This is the fourth of six (once weekly) U. S. Citizenship classes for adult learners I teach as a volunteer for a local non-profit (the Latina Women's League). Each lesson includes power point slides with two to three active links to short high quality publicly licensed videos (some from the U.S. Citizenship Immigration Service, others from news services, and available through youtube).
Lesson Four includes material from the ending of the War of 1812 (and Francis Scott Key's writing of the national anthem), the Louisiana Purchase--nearly doubling the then U.S. land, the election of Abraham Lincoln, Slavery issues, the Civil War, Confederate States of America, and the reconstruction period including the post Civil War Constitutional Amendments (13, 14, and 15). This lesson includes three live links to short videos, one on the election of Lincoln/Civil War, another on the National Anthem (performed by the U.S. military college choruses--very moving), and a third on the Pledge of Allegiance (a large part of the citizenship exam and swearing in ceremony).
I pair this instruction with a short book "Study Guide for the U.S. Citizenship Test in English" by Mike Swedenberg (current version is updated January 2018). I have no economic interest in the book, but find it an excellent tool for my students, at a low cost (online I got my 15 copies spring 2018, from Amazon for $7 to $8 dollars each). This 'course' also includes a vocabulary sheet for the lengthy (twenty page) N-400 application. The process is VERY EXPENSIVE ($725 as of 2018) so it is in our best interest to have the students confidently well-prepared to succeed.
This past years' class has had a 30-40% success rate of first time exam takers, passing the exam after only one cycle through the course. Others have retaken parts or all of the course before attempting and successfully passing the exam.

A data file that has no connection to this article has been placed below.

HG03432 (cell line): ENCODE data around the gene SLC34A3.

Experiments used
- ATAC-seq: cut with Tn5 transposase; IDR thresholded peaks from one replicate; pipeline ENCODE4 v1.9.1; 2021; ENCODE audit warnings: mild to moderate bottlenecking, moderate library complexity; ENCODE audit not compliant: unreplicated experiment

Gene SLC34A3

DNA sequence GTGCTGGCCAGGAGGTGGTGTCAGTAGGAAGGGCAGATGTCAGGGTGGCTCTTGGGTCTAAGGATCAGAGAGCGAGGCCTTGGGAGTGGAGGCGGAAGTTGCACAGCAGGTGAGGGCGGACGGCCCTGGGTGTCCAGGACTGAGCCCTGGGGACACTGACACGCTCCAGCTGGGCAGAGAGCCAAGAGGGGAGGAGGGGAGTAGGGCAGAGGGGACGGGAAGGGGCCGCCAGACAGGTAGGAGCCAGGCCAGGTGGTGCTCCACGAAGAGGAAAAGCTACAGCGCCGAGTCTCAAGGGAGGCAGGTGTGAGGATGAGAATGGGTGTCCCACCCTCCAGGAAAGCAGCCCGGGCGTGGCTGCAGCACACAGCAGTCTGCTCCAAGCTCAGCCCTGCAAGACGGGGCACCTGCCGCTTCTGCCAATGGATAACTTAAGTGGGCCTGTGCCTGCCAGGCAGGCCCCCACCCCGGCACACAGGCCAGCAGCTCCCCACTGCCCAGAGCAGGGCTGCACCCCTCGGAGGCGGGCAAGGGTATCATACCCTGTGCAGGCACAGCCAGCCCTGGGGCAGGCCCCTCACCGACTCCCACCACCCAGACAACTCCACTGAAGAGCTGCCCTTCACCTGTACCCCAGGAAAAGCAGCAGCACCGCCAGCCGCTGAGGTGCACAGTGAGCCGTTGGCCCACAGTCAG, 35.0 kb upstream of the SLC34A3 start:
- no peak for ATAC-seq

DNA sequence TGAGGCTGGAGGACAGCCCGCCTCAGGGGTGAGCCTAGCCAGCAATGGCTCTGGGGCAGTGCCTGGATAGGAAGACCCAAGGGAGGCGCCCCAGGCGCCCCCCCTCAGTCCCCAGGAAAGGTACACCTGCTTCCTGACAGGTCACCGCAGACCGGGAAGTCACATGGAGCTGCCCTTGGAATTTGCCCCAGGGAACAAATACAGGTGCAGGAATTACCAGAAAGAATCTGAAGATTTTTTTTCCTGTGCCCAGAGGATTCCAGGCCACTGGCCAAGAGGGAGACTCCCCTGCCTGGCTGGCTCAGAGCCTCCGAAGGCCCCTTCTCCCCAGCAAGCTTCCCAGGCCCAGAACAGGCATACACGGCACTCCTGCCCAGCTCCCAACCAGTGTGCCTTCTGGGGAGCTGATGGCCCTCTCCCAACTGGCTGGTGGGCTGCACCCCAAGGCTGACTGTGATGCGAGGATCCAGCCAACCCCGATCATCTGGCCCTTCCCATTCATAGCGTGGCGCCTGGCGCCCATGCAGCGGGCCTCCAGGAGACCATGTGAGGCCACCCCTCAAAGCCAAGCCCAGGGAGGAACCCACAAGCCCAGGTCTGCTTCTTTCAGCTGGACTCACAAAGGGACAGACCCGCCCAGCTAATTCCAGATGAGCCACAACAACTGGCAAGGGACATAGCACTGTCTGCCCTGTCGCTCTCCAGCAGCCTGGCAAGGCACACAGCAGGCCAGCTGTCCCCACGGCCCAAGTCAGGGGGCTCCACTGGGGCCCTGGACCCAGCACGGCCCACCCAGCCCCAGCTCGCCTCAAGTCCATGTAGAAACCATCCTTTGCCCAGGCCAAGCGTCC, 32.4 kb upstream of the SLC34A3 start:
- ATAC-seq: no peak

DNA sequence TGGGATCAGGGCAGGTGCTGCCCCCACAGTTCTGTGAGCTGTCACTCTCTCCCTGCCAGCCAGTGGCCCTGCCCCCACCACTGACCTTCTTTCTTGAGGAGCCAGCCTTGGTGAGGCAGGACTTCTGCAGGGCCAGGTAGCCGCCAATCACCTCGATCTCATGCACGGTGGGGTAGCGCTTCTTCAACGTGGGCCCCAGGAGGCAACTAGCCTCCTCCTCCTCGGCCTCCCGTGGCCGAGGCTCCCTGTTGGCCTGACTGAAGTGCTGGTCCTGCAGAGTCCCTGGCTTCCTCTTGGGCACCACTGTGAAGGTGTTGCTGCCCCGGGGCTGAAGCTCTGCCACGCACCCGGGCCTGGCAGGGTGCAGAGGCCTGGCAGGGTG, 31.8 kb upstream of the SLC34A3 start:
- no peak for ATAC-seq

The materials (book) and at the U.S. Citizenship web site are available in multiple languages. Some things I have learned through experience, that may help your students, include: Make sure your student learners are fluent enough in English (the test is given, including writing, and understanding in English to most applicants) to understand, read, write, and respond to interview questions with their Citizenship agent.
I am a retired (now part-time) adjunct Professor of political science at our local two year college (rated number one in the nation by PEW Corporation for 2014-2016) with more than twenty years of teaching experience. I have been repeatedly recognized for excellence in teaching at both the two year and university level during my career.
My citizenship students current range in age from 21 to 81, and represent many Latin and Southern American countries (Columbia, Venezuela, etc.), European countries, African-countries, Great Britain, and Asian nations.
I hope these materials may be of help to you with your students. Any profits from these materials will be used to help support the continuing costs of books, supplies, etc. in support of our Citizenship class program. Thank you in advance for you feedback, and constructive suggestions.